Definitions for gladegleɪd

This page provides all possible meanings and translations of the word glade

Random House Webster's College Dictionary

gladegleɪd(n.)

  1. an open space in a forest.

Origin of glade:

1520–30; akin to glad1, in obs. sense “bright”

glade′like`(adj.)

Princeton's WordNet

  1. clearing, glade(noun)

    a tract of land with few or no trees in the middle of a wooded area

Wiktionary

  1. glade(Noun)

    An open passage through a wood; a grassy open or cleared space in a forest.

    ... are creating more "glades," or cleared trails through the woods, for less experienced (blue) skiers. They're a throwback to the first days of skiing, before resorts cut wide swaths of trees, and machines rolled and packed the snow. uE000128147uE001 Newsweek, Travel: In The Trees, Nov 23, 2003

  2. glade(Noun)

    An everglade.

  3. glade(Noun)

    an open space in the ice on a river or lake

  4. glade(Noun)

    a bright surface of snow/ice ... a glade of ice

    In the latter days of a ferocious winter, the sun dropped earthwards, having on this day pulled clear of its sluggish trajectory casting a few meek rays on the redoubtable snow and frost of the mountain glade. uE000128148uE001 Vignette: A Writing Exercise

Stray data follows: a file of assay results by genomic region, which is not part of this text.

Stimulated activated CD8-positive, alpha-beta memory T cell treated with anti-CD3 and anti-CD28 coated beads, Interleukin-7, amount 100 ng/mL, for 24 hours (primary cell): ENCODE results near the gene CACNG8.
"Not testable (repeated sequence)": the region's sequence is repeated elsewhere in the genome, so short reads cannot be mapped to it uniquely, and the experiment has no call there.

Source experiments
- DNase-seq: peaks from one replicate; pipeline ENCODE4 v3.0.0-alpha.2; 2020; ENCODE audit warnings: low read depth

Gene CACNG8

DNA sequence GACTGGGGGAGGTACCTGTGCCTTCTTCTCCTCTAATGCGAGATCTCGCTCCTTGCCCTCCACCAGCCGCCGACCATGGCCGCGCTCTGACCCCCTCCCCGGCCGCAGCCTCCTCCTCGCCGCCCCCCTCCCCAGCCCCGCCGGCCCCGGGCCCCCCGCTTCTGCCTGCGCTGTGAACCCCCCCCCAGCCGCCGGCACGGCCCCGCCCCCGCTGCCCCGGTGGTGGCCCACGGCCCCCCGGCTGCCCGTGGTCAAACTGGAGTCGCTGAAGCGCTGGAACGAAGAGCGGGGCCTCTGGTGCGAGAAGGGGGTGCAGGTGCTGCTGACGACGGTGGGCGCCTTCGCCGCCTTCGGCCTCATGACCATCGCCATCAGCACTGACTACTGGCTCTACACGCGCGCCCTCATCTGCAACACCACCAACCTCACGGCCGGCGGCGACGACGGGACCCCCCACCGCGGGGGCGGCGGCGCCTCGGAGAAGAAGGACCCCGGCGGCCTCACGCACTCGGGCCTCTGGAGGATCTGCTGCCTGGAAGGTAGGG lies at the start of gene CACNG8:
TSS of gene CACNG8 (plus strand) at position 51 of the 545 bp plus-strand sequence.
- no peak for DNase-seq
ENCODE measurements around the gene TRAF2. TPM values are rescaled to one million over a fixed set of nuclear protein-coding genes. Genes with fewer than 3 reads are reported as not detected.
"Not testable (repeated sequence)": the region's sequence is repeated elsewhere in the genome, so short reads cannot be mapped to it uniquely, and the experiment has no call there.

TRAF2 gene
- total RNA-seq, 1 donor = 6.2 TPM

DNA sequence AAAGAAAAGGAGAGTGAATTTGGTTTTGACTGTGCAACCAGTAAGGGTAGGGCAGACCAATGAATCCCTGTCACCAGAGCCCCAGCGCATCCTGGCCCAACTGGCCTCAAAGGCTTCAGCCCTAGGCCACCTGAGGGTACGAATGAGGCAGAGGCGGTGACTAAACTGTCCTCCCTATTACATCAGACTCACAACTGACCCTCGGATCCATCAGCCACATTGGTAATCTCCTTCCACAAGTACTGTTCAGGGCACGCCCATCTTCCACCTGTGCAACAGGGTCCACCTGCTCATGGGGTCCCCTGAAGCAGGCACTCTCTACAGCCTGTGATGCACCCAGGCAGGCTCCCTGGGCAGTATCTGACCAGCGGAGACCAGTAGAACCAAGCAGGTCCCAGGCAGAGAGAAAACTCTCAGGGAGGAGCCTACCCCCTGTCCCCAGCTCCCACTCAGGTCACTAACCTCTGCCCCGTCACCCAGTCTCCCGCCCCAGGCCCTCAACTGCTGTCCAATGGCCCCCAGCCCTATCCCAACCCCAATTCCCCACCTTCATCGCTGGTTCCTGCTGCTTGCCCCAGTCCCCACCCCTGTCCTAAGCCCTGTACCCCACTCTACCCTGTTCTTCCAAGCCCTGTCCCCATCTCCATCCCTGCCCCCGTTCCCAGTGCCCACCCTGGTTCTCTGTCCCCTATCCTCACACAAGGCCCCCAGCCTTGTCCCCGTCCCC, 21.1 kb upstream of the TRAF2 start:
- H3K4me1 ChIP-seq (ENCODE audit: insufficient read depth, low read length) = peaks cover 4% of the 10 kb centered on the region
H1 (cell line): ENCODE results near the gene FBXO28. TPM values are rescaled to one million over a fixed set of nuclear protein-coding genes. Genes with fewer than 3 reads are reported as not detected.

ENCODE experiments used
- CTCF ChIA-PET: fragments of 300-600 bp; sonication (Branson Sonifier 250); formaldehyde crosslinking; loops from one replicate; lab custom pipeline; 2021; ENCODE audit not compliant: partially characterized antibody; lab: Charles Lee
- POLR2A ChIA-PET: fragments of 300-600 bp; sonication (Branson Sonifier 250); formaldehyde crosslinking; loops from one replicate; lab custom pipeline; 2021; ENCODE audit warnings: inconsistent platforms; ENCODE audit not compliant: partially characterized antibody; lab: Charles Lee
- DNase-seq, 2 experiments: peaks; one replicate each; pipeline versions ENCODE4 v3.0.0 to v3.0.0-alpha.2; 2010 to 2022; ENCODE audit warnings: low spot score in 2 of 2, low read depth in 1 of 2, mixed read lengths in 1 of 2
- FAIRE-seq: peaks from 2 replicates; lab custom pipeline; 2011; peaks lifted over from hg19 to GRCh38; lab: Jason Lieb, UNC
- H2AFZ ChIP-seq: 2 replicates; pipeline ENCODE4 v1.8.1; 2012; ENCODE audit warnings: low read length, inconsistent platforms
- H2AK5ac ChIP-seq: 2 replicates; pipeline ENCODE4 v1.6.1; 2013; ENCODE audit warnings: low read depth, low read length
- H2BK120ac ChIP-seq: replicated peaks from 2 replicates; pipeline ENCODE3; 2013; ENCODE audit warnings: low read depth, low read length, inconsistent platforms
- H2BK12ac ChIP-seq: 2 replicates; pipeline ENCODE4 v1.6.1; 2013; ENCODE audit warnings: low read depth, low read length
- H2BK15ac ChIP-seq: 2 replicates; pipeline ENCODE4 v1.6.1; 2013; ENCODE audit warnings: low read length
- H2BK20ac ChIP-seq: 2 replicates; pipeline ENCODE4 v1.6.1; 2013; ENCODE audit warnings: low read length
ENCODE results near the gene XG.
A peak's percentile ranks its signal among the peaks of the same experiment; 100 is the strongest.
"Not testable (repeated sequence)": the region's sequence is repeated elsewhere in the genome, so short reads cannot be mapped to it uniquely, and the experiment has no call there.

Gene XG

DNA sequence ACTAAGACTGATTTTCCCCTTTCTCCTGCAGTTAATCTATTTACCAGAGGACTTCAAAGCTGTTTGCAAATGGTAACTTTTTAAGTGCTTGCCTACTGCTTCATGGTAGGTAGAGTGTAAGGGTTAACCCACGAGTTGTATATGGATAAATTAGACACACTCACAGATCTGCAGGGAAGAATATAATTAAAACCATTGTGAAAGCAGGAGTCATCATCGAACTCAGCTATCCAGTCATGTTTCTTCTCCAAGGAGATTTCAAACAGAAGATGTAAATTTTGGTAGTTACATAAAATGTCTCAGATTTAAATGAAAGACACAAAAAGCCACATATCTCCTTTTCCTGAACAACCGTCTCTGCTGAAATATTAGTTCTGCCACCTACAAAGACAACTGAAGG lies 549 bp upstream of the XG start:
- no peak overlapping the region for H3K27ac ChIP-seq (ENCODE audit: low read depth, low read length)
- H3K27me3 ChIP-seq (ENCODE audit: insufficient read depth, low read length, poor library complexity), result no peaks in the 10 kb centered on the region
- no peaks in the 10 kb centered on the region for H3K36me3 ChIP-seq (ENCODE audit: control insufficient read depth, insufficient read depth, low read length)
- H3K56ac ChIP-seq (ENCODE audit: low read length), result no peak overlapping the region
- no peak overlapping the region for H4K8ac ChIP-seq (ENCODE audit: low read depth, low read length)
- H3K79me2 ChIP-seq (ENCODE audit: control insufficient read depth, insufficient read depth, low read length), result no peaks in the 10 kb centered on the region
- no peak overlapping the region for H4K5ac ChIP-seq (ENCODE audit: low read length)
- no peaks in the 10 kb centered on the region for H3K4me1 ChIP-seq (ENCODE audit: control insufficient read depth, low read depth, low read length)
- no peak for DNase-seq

5. glade(Noun)

    a gleam of light; see moonglade

  6. glade(Noun)

    a bright patch of sky; the bright space between clouds

Webster Dictionary

  1. Glade(noun)

    an open passage through a wood; a grassy open or cleared space in a forest

  2. Glade(noun)

    an everglade

  3. Glade(noun)

    an opening in the ice of rivers or lakes, or a place left unfrozen; also, smooth ice

Freebase

  1. Glade

    In the most general sense, a glade or clearing is an open area within a woodland. Glades are often grassy meadows under the canopy of deciduous trees such as red alder or quaking aspen in western North America. They also represent openings in forests where local conditions such as avalanches, poor soils, or fire damage have created semi-permanent clearings. They are very important to herbivorous animals, such as deer and elk, for forage and denning activities. Sometimes the word is used in a looser sense, as in the treeless wetlands of the Everglades. In the central United States, the term glade is used more specifically to describe rocky, prairie-like habitats that occur in areas of shallow soil. Glades are characterized by unique plant and animal communities that are adapted to harsh and dry conditions.

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